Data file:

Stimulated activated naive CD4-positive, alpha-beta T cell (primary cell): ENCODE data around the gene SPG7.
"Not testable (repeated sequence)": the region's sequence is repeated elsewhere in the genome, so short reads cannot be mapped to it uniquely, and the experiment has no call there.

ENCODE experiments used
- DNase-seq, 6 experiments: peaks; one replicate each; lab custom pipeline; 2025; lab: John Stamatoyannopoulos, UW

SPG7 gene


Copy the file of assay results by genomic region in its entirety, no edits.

Stimulated activated naive CD4-positive, alpha-beta T cell (primary cell): ENCODE data around the gene SPG7.
"Not testable (repeated sequence)": the region's sequence is repeated elsewhere in the genome, so short reads cannot be mapped to it uniquely, and the experiment has no call there.

ENCODE experiments used
- DNase-seq, 6 experiments: peaks; one replicate each; lab custom pipeline; 2025; lab: John Stamatoyannopoulos, UW

SPG7 gene